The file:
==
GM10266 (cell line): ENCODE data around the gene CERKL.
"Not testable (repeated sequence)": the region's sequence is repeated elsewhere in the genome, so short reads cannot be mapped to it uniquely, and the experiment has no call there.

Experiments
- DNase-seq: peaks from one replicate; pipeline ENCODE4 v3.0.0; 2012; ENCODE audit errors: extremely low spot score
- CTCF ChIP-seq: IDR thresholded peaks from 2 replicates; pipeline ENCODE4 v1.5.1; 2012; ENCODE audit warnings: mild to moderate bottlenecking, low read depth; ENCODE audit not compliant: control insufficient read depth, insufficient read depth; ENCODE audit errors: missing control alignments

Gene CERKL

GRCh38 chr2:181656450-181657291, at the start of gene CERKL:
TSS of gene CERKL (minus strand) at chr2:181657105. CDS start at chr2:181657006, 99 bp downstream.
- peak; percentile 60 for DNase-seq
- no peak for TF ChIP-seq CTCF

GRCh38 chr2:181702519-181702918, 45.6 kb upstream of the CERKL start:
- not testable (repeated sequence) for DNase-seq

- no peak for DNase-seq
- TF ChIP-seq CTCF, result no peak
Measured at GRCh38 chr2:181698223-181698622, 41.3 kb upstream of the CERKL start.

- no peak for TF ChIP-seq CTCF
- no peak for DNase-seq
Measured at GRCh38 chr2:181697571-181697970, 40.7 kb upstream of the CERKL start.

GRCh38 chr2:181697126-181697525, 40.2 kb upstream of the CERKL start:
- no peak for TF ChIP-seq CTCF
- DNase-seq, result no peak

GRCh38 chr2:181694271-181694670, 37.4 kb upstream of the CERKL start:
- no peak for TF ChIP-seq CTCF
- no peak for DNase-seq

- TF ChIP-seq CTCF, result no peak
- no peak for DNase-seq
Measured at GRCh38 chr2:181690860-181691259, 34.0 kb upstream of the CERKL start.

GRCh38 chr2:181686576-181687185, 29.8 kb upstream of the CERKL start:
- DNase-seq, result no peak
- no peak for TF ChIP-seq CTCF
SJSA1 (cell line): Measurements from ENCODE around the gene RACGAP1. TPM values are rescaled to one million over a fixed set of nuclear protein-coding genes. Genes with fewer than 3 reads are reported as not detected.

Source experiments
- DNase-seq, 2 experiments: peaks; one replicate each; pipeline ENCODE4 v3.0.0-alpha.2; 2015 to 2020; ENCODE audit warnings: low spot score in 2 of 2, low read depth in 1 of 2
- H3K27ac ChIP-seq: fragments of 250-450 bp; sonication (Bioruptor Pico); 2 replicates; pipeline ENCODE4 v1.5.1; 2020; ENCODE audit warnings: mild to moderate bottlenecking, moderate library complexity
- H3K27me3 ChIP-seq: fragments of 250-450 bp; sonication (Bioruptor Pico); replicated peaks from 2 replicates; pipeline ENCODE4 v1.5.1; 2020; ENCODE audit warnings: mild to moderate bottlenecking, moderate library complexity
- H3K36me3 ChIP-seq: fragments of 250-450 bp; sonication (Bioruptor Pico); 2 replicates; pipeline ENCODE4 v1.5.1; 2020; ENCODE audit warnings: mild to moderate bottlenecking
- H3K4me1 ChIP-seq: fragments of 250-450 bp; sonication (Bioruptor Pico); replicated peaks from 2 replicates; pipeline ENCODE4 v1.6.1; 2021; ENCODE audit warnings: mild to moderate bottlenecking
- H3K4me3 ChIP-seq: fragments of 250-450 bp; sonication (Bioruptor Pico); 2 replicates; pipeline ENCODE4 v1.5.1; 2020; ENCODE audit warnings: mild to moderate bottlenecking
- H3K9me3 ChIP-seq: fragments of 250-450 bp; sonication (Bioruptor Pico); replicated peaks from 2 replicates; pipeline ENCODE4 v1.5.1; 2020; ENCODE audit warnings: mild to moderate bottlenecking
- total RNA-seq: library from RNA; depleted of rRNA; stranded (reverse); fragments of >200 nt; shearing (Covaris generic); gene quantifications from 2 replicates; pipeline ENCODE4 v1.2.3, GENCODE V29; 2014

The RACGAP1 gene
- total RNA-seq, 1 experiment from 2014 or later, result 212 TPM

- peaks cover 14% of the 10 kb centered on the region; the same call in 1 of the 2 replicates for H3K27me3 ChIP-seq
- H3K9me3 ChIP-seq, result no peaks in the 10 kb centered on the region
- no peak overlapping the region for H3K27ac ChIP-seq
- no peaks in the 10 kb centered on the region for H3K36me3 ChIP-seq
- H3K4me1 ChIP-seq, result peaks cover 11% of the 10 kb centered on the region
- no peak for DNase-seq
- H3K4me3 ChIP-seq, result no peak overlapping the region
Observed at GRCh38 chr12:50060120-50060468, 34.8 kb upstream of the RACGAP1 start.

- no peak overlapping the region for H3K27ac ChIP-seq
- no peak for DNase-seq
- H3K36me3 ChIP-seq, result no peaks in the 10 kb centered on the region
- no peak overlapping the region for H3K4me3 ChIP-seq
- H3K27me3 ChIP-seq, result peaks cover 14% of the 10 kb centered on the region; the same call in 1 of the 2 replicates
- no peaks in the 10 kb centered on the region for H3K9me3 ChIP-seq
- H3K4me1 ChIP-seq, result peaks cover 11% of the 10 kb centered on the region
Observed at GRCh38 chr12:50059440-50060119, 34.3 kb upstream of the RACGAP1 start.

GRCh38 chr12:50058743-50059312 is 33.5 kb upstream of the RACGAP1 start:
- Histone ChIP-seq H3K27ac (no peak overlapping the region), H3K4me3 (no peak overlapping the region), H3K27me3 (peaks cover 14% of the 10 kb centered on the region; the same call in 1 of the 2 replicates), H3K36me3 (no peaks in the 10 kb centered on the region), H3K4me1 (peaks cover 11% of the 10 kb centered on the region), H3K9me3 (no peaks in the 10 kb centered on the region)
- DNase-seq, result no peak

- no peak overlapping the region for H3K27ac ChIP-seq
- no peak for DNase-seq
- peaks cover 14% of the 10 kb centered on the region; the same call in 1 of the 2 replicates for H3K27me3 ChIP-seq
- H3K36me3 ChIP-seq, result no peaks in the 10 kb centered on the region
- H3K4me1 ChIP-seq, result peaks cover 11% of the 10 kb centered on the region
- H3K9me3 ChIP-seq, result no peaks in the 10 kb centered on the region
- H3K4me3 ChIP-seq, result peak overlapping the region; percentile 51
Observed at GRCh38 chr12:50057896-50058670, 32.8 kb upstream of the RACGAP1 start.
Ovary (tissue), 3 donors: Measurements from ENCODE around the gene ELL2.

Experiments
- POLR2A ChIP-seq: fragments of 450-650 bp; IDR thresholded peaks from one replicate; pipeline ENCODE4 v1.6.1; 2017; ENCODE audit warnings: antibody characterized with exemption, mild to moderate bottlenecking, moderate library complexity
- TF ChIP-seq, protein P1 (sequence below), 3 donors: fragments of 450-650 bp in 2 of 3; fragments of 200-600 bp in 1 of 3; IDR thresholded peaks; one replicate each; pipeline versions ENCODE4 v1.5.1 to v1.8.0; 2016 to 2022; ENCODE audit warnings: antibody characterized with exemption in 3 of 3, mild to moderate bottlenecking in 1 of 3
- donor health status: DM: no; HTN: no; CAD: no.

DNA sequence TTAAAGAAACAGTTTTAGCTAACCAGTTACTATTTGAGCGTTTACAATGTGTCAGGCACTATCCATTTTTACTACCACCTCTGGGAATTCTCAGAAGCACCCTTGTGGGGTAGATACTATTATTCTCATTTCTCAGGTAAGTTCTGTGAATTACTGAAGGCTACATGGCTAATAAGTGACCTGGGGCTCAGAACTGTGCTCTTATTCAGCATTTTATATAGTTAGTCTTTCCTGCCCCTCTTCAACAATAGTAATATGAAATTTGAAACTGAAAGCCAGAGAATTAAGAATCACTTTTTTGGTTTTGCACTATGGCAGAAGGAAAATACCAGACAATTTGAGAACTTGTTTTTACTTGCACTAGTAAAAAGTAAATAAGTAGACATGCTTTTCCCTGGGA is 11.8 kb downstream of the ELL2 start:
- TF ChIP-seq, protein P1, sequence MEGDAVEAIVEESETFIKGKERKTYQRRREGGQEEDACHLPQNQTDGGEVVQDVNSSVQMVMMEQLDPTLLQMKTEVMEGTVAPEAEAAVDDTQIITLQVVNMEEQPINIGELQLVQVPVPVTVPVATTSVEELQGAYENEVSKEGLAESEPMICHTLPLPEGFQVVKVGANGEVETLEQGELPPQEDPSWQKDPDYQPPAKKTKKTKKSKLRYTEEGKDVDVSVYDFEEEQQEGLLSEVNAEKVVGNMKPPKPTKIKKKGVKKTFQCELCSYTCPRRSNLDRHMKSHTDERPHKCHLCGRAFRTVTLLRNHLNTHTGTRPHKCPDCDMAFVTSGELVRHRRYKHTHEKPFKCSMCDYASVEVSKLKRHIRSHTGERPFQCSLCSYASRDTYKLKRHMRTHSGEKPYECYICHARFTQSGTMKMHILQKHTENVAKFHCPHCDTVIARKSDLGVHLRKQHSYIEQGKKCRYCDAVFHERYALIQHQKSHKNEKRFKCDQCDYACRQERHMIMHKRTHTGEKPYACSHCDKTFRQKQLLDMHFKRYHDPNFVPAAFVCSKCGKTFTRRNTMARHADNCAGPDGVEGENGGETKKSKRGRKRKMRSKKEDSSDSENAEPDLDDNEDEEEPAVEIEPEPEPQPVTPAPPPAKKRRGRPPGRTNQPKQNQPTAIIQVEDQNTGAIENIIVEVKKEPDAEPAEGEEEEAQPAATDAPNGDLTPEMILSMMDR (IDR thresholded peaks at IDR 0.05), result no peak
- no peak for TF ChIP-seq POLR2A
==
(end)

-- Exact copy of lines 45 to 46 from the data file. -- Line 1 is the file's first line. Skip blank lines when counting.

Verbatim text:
- no peak overlapping the region for H3K27ac ChIP-seq
- no peaks in the 10 kb centered on the region for H3K36me3 ChIP-seq